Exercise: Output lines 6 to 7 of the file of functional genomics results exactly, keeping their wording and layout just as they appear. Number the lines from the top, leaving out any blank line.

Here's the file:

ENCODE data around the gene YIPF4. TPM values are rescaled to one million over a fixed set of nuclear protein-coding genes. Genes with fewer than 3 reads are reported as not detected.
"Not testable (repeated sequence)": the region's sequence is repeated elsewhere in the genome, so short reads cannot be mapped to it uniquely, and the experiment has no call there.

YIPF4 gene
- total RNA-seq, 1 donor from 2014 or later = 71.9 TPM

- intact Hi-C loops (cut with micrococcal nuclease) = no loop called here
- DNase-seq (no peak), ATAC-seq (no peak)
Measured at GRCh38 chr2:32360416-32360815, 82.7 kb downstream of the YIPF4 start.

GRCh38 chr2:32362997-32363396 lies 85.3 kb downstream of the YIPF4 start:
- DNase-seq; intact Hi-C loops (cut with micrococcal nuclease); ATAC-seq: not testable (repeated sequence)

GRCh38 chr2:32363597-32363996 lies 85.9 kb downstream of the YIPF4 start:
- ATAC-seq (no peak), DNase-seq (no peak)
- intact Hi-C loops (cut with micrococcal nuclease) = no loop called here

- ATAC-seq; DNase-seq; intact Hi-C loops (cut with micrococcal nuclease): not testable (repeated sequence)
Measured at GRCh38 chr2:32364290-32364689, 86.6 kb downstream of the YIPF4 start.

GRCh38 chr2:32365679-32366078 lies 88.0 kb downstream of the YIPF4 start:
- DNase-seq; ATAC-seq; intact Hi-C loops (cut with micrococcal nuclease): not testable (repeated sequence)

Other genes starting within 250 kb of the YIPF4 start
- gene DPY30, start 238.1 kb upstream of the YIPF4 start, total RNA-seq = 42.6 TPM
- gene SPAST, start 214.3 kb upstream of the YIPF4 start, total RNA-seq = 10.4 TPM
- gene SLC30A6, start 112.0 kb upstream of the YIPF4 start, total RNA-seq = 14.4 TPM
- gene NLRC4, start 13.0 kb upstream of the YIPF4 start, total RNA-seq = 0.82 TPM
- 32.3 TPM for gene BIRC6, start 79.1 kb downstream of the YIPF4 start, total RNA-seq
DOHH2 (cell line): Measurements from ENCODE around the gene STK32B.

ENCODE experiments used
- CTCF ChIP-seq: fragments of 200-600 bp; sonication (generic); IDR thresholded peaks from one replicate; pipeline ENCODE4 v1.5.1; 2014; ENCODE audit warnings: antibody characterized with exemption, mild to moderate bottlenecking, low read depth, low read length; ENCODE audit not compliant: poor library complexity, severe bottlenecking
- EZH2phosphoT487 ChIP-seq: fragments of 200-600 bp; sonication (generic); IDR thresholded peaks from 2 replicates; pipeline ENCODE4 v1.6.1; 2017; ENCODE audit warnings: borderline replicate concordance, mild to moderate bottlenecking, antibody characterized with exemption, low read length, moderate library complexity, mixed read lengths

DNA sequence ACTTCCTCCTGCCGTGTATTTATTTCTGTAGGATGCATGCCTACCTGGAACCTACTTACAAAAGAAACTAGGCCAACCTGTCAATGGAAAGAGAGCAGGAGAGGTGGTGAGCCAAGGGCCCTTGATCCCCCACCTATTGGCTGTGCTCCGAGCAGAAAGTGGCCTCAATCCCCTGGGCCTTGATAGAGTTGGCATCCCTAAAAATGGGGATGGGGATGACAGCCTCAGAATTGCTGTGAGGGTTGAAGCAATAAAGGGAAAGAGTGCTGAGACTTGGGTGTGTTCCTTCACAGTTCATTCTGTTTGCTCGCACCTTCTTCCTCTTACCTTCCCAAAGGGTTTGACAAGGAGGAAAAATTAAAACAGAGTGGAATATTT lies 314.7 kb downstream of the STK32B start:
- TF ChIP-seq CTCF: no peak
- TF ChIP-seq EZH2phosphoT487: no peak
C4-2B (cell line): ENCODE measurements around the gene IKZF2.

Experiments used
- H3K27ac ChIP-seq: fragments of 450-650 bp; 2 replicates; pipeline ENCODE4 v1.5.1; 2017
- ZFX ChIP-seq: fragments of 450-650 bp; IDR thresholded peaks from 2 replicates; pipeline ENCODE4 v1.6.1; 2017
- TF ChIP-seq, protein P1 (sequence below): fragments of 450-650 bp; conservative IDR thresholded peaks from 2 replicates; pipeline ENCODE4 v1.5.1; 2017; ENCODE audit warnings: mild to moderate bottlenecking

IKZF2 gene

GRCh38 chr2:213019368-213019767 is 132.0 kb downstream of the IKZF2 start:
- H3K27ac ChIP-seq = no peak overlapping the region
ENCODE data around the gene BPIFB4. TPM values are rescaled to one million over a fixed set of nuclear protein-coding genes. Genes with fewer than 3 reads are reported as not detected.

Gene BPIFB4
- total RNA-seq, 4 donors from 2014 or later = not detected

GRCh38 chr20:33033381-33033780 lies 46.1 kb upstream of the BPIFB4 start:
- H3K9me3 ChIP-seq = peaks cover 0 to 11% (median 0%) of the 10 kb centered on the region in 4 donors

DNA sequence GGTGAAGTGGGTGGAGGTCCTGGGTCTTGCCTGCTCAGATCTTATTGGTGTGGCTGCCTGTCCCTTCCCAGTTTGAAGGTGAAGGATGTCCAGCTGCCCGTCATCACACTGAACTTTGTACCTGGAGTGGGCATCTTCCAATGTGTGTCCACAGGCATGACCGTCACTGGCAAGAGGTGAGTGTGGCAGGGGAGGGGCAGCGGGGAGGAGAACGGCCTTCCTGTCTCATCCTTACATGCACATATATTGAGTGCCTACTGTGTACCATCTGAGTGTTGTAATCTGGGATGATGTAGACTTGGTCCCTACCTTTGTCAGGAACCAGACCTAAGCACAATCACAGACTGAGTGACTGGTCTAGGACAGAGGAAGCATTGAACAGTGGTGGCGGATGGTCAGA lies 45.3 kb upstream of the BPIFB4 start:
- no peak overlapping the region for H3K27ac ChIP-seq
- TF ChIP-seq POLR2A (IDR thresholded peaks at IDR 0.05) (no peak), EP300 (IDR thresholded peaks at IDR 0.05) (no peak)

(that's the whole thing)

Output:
- DNase-seq (no peak), ATAC-seq (no peak)
Measured at GRCh38 chr2:32360416-32360815, 82.7 kb downstream of the YIPF4 start.